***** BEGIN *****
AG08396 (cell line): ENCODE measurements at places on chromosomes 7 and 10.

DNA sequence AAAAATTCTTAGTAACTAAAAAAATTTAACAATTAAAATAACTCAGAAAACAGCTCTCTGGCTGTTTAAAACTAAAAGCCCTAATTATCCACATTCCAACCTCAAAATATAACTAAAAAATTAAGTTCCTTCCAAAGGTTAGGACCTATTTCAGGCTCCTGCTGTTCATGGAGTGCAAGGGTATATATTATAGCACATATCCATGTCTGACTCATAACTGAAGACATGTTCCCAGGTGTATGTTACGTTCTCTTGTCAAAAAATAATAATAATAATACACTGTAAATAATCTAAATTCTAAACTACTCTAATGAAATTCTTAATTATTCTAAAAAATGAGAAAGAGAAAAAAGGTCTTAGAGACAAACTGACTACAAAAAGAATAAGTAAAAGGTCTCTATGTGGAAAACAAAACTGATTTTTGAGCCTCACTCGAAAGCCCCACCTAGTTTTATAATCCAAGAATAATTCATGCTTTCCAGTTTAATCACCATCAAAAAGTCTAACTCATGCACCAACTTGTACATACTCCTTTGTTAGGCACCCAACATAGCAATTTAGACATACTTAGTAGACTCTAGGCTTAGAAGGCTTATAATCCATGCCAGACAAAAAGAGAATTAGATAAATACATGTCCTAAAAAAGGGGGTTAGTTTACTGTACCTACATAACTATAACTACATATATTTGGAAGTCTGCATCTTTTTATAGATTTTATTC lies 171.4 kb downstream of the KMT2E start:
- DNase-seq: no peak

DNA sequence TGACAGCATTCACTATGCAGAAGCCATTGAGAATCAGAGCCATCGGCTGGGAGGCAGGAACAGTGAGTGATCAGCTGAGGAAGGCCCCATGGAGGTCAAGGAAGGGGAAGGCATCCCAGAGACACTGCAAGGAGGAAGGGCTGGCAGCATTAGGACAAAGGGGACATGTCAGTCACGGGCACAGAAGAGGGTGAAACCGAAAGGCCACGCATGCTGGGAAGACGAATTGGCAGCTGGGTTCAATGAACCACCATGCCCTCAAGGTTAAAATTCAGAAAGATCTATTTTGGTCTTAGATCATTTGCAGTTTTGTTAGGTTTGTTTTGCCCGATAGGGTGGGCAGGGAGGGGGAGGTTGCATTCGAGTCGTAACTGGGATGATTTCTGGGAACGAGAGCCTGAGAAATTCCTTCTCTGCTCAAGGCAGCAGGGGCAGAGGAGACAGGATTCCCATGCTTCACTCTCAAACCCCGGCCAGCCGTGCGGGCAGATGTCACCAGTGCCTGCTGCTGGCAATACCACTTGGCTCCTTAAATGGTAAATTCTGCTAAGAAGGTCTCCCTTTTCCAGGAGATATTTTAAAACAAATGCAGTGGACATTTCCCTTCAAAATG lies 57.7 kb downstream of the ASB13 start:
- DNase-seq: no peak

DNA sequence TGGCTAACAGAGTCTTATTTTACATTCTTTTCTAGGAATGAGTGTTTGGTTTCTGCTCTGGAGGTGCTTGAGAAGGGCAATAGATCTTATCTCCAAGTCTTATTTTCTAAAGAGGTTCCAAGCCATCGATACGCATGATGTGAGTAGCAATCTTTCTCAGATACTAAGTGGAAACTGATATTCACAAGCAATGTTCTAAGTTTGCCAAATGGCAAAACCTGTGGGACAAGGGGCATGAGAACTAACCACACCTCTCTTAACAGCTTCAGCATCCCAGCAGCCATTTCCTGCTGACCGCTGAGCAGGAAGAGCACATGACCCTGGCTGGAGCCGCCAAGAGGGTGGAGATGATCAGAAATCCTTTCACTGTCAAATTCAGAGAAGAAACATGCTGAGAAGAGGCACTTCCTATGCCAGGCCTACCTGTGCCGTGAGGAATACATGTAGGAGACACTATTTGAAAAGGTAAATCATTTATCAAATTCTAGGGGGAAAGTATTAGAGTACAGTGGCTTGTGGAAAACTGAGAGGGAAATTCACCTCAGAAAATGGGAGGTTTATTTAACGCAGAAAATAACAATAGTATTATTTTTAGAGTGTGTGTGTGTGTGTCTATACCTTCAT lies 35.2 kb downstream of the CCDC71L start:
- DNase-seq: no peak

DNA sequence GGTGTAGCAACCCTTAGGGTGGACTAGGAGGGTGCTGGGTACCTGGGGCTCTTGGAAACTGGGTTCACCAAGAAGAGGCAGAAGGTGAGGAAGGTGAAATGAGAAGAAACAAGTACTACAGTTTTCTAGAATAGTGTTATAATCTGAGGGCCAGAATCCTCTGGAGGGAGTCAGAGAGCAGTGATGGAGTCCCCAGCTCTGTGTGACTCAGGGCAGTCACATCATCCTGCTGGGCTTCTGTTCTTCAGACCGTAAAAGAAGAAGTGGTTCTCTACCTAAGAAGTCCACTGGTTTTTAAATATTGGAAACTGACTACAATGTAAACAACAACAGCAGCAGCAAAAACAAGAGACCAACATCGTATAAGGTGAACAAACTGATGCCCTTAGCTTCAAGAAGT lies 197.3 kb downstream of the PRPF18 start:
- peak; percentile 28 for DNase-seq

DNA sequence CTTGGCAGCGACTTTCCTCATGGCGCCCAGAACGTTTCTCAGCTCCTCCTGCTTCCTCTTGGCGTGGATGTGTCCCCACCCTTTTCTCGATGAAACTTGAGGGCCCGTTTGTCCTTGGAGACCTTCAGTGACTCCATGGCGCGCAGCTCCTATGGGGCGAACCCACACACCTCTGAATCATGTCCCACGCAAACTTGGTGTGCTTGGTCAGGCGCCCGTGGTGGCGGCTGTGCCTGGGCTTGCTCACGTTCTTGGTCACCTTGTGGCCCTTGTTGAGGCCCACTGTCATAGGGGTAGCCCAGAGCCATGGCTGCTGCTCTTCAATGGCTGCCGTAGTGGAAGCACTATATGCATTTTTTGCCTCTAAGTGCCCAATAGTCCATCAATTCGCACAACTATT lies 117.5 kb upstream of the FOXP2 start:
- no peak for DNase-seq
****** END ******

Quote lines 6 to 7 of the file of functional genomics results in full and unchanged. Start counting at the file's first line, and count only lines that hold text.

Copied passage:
DNA sequence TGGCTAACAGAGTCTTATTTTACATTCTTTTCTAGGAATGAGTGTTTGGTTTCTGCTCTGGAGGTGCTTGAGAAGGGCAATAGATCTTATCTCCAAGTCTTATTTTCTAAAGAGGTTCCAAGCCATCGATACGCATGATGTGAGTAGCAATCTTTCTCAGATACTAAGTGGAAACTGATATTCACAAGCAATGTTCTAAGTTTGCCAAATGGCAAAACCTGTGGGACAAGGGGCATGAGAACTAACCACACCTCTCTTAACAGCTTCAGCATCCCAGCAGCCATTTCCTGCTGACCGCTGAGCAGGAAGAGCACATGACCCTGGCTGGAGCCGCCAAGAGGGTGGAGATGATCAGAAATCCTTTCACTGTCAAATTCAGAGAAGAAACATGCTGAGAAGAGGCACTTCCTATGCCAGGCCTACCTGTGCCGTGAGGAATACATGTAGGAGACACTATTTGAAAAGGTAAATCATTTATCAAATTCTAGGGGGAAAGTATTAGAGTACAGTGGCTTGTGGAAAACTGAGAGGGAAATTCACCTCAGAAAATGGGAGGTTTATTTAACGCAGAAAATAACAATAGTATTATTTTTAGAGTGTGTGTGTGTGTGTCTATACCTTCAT lies 35.2 kb downstream of the CCDC71L start:
- DNase-seq: no peak